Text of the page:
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Defining Translation

As the present study focuses on an English rendering or translation and a critical evaluation of an Odia work, it is necessary to understand the concepts and theories of translation studies at the beginning in a nutshell. Generally, translation is a process of rendering meaning, ideas, or messages of a text from one language to other language. There are some considerations which follow this process, which are mainly related to the accuracy, clarity and naturalness of the meaning, ideas, or messages of the translation. It means that it is an important thing to consider whether the readers of the target text accept equivalent information as the readers of the source text do. These considerations are clarified in some definitions of translation stated by some experts.

One of the most prominent definitions of translation is stated by Newmark (1988: 5) who defines translation as “rendering the meaning of a text into another language in the way that the author intended the text”. This definition stresses on rendering meaning of the source language text into the target language text as what is intended by the author.

Hatim and Munday (2004: 6) define translation as “the process of transferring a written text from source language (SL) to target language (TL)”. In this definition they do not explicitly express that the object being transferred is meaning or message. They emphasise on translation as a process.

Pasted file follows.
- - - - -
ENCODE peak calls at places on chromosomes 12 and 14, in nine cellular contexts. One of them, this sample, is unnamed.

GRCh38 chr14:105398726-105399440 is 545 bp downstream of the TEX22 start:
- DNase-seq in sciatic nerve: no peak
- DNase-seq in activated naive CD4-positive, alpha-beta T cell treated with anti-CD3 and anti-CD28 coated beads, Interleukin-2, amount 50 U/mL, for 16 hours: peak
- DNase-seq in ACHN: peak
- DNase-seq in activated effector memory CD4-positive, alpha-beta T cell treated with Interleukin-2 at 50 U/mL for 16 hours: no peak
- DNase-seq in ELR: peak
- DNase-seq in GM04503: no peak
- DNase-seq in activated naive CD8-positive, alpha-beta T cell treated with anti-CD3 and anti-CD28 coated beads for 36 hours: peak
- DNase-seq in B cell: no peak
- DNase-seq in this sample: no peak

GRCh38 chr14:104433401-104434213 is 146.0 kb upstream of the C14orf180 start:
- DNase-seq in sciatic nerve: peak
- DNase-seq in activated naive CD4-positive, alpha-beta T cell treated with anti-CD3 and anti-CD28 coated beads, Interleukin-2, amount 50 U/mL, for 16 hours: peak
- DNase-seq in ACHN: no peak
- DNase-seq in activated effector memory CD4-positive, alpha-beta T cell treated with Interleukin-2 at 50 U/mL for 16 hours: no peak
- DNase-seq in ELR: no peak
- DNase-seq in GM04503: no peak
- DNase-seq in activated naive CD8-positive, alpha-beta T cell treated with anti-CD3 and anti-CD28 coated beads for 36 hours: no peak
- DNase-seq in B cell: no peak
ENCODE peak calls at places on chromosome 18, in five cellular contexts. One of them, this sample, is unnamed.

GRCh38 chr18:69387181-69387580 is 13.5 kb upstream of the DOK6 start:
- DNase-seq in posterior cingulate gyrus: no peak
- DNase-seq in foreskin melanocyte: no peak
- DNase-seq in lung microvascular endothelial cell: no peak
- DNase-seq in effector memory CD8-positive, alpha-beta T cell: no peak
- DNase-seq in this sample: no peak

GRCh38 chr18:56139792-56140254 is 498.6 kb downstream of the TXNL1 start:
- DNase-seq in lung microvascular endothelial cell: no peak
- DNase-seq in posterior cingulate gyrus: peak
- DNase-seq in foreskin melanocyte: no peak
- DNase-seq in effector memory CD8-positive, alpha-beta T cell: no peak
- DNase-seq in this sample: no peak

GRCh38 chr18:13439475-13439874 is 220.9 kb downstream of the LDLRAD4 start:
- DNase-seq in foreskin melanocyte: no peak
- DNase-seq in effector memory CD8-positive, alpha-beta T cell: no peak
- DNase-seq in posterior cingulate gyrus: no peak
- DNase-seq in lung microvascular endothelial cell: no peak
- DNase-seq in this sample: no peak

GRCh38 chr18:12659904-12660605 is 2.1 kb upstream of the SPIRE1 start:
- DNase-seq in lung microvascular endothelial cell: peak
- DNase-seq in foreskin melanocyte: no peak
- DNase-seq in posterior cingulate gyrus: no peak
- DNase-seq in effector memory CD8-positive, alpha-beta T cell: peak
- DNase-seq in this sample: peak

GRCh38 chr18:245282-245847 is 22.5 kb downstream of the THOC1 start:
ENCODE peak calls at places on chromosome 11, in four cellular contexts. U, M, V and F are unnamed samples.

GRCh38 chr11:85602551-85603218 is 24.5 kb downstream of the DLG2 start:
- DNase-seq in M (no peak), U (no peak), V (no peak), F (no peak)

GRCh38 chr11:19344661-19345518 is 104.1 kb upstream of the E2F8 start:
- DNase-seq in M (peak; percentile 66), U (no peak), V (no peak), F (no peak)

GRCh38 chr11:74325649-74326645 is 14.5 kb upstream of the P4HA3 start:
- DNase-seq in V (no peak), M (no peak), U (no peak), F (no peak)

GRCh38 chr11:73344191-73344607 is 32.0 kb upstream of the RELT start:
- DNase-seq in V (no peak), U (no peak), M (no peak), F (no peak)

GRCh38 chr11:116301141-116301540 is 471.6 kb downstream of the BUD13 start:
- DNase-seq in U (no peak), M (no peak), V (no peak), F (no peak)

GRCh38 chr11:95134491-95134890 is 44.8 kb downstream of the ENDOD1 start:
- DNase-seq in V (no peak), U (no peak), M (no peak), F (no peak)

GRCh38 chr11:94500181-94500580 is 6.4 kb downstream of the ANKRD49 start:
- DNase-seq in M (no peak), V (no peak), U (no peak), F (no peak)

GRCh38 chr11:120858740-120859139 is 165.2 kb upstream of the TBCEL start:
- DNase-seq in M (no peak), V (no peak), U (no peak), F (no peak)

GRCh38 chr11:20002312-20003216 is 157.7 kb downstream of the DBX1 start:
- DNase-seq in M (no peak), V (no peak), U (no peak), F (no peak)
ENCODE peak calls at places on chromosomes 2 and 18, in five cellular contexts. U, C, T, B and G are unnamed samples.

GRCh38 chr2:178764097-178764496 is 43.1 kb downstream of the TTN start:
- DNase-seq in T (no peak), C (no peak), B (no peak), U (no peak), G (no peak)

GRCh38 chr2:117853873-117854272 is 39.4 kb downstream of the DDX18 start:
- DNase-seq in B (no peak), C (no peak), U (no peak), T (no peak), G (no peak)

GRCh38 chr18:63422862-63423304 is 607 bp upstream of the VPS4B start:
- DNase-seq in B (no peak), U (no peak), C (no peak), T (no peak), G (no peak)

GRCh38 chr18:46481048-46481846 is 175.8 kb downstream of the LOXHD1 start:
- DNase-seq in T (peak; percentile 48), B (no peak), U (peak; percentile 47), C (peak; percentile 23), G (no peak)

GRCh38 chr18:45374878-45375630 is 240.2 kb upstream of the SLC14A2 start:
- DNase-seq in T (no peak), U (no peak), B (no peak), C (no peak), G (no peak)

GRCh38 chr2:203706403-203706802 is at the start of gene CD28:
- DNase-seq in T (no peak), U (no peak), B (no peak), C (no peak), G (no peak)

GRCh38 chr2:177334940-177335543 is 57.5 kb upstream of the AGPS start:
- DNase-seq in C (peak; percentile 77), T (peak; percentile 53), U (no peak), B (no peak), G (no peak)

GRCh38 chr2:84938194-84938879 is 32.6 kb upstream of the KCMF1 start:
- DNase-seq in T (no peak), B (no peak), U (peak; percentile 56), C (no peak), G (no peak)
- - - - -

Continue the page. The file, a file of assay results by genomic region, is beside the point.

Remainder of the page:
Nida and Taber (1982: 12), on the other hand, state that “translating consists in reproducing in the receptor language the closest natural equivalent of the source language message.” This definition is more comprehensive than the previous ones. Nida and Taber explicitly state that translation is closely related to the problems of languages, meaning, and equivalence. From the definitions mentioned above, it is found that translation is a process which is intended to find meaning equivalence in the target text.

Rochayah Machali (2001) and Mona Baker (1992) underline the term meaning equivalence because it is the meaning which is transferred in the target language. In this case, translators are faced with text as unit of meaning in the form of sets of words or sentences. This means that language which is used is unit of meaning in discourse which can be understood by the participants of the communication.

Translation Scenario in Odisha

A considerable amount of translation of iconic Odia novels has been done in the recent years. In fact, there is a rich of translation of Odisha. The major writers whose works have been translated into English are Fakir Mohan Senapati, Gopinath Mohanty, Surendra Mohanty, Pratibha Ray, Manoj Das, etc. Six Acres and a Third, the English rendering of Chha Mana Atha Guntha by Rabi Sankar Mishra, Satya P. Mohanty, Jatindra K. Nayak and Paul St-Pierre in 2005, is a frontline example of translation practices in Odisha. Nayak’sA Time Elsewhere, the English rendering of Desha, Kala, Patraof J.P. Das also speaks a lot about the richness of translation activities in Odisha. Five of GopinathMohanty’s novels, Paraja, Danapani, LayaBilaya, Amrutara Santana and DadiBudha, have also been translated into English. The first three have been translated by Bikram K. Das, the fourth by BidhuBhusan Das, PrabhatNalini Das and OopaliOperajita; and the last by Arun Kumar Mohanty.